With school sports and tryouts starting up we are all looking for ways to save time and money. One great way to begin is with putting together a group of parents to car pool. Car pools can be a sports parent's best friend, lightening the load of all those trips to practices and games that weigh so many caregivers down.
They also save on the cost of gas (and with a gallon costing almost $4 per gallon these days those savings could be substantial) and reduce greenhouse gas emissions at the same time. But they require commitment and planning, especially in poor weather, if they are going to work.
Here are some tips:
- Make rules for drivers and follow them: Car pools don't work unless you agree on rules for the participants on such things as driving safety (i.e. seatbelt use, no aggressive driving, obeying traffic laws, avoiding road rage), pick-up times (to allow sufficient time to get to where you need to go), obtaining driving directions, etc. Talk to the coach or team administrator of your child's team about setting up a carpooling schedule. At the preseason meeting, sign up other parents and ask them to agree to the rules in writing, to avoid any misunderstandings later on. Stick with the rules you set up or the car pool simply won't work as it was intended. I once had a mom come pick up my triplets only to find out that there was only one seat belt left and she wanted all three to share it. They were too big to fit into one belt at 11 years old so I was forced to take them and had to cancel a much needed dentist appointment.
- Establish and enforce behavioral guidelines for the kids. Create guidelines and rules about allowable child behavior in the car (i.e. no yelling, no throwing of objects, no roughhousing, no removing seatbelts or switching seats while car is moving, no music or video from iPods, MP3 players or DVD players loud enough to disturb driver or other kids etc.). Be consistent in discipline (warnings, kicking a child out of carpool etc.).
- Be responsible. A car pool is a cooperative endeavor, and you are responsible to the other members. If it is your turn to drive, it is your turn to drive, no matter if your child is going to the practice or game that day or not. You set a horrible example for kids if you shirk your responsibility and let them down by not showing up.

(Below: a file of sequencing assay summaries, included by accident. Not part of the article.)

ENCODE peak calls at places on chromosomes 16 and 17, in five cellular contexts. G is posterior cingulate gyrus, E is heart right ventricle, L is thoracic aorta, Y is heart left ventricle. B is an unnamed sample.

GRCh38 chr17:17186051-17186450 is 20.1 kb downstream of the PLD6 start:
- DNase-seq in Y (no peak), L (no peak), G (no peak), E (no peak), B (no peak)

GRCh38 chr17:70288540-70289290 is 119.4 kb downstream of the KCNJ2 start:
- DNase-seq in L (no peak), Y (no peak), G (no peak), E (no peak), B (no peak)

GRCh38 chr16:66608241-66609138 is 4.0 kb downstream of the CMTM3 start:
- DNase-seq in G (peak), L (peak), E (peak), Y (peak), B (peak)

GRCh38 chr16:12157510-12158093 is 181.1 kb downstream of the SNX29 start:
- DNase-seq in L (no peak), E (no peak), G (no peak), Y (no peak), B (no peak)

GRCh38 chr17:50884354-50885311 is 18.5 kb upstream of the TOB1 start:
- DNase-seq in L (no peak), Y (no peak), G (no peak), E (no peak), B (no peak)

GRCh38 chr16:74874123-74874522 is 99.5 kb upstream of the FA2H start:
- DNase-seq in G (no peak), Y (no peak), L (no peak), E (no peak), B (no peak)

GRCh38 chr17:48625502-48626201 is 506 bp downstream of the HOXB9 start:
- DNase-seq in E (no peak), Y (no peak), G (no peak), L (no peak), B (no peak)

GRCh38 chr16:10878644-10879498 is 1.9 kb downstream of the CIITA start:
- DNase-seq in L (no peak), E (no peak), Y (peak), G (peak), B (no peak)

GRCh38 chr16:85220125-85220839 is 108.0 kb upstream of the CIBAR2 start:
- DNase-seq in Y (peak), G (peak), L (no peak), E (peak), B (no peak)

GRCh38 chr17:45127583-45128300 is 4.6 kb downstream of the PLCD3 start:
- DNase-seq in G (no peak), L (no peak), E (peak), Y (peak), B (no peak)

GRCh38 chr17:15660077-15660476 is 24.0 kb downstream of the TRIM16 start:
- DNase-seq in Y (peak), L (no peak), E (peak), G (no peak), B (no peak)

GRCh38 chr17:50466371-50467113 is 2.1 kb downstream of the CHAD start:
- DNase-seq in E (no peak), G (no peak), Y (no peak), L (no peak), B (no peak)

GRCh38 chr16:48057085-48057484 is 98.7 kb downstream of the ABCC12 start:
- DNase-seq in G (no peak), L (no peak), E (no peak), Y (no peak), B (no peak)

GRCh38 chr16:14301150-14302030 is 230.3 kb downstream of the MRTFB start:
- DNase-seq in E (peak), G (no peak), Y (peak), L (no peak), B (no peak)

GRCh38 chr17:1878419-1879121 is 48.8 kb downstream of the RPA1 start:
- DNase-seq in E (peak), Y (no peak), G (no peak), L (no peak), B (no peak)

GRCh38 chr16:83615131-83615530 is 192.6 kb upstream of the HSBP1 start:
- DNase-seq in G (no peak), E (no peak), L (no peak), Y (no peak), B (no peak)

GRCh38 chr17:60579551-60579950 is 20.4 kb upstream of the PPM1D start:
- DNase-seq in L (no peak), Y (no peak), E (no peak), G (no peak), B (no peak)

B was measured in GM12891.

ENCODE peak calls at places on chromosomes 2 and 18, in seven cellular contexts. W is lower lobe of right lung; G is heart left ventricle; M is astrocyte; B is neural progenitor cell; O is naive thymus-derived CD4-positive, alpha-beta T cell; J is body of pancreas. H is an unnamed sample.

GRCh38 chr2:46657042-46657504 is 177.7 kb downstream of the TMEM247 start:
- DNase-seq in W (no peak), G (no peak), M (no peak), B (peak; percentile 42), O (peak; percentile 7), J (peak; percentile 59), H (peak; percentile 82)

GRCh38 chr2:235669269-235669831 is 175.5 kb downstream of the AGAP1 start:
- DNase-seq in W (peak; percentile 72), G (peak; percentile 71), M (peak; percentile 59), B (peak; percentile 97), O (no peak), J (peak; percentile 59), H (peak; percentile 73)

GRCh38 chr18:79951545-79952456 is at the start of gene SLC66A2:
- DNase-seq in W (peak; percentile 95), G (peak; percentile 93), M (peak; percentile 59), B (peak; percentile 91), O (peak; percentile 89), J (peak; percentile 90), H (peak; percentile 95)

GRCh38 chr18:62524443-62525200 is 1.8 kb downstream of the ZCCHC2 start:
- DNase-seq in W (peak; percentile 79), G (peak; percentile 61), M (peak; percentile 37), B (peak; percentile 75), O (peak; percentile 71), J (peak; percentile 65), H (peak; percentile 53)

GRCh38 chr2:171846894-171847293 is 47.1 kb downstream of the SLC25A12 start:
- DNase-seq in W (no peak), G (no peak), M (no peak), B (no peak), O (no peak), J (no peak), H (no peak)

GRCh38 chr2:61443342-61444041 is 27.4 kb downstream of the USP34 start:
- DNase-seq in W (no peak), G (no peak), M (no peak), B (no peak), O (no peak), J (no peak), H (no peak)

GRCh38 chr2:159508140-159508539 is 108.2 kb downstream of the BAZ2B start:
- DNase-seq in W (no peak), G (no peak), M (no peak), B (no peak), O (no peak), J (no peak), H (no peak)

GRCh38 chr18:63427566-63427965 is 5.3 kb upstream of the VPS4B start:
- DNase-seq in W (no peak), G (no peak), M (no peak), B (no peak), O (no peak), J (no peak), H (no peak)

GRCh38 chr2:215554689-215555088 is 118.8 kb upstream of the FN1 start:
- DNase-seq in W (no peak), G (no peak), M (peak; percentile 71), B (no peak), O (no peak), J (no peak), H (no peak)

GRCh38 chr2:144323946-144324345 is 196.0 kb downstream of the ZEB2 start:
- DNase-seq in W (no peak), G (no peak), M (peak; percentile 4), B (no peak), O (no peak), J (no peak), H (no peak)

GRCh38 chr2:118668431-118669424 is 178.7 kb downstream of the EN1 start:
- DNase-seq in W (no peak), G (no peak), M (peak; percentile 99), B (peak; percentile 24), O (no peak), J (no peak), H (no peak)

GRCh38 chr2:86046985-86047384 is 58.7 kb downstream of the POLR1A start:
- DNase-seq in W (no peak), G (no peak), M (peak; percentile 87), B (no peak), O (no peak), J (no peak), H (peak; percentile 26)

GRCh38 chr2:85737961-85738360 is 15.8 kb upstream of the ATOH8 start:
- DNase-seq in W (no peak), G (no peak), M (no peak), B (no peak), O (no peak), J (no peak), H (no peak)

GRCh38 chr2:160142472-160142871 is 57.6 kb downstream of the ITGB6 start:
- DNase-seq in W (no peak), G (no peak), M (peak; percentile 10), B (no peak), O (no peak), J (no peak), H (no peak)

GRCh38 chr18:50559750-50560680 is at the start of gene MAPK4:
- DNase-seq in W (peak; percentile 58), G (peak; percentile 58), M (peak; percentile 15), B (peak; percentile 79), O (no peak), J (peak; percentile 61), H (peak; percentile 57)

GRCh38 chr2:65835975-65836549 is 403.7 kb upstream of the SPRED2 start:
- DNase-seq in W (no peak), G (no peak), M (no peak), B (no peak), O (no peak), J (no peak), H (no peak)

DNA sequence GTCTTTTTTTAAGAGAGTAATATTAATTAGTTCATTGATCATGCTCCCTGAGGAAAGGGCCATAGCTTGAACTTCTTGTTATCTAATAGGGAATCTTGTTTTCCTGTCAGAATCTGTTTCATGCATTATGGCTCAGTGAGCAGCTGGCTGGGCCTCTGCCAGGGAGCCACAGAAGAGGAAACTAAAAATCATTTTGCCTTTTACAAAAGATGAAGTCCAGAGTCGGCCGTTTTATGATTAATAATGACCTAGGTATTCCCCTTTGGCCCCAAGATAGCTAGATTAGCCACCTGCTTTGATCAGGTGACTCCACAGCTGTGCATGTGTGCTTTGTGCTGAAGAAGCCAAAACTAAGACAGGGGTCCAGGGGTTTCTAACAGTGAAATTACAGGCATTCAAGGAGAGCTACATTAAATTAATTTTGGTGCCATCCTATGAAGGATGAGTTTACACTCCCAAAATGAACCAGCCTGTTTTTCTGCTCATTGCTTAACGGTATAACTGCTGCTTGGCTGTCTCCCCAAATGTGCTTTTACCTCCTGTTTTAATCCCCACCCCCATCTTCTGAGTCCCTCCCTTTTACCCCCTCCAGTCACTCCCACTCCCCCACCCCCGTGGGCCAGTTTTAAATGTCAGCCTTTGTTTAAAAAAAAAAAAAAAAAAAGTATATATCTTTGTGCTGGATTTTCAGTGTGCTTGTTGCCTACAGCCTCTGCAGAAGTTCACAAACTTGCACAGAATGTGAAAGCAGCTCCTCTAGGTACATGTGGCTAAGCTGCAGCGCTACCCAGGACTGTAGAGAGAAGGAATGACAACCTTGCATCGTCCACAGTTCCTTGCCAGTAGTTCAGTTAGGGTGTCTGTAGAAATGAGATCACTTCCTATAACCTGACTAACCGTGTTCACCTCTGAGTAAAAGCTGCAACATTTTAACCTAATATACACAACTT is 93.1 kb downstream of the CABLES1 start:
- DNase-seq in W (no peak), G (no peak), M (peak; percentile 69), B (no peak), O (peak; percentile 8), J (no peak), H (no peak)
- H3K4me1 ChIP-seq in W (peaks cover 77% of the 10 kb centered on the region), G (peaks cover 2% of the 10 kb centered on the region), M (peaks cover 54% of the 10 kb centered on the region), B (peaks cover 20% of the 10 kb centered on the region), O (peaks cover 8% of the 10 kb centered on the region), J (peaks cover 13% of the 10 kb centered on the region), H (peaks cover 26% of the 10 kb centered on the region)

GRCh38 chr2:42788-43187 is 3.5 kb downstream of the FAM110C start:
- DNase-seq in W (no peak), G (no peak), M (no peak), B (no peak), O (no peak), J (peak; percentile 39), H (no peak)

- Expect the unexpected: Sooner or later, something will mess up and forget that it's their turn. It's best to confirm the night before. When you are deciding how long it is going to take you to pick everyone up and get them to the practice or game, remember to build in extra time in case you run into traffic delays, get lost, or a player isn't quite ready when you arrive to pick her up.
- Communicate expectations to the kids. Be certain to tell each child exactly where you will pick them up, and emphasize the importance of being on time, with all of their gear, and in uniform. Kids also need to understand that whichever parent is driving is acting for their parents (in loco parentis) and that they need to listen to them as they would their own parents.
- Establish a foul weather policy. After years of wringing my hands and wondering if a game would be cancelled because of rain or thunderstorms (or the threat of rain or thunderstorms), I learned to assume that the game would not be called off, unless I heard from the coach or team parent to the contrary. This way we were always on time. There were a number of occasions that my entire team showed up and the other team erroneously assumed that the game would be cancelled, resulting in a forfeit in our favor.
Do you have other car pool tricks and tips you want to share? Send them to firstname.lastname@example.org or post them on MomsTeam's Facebook page.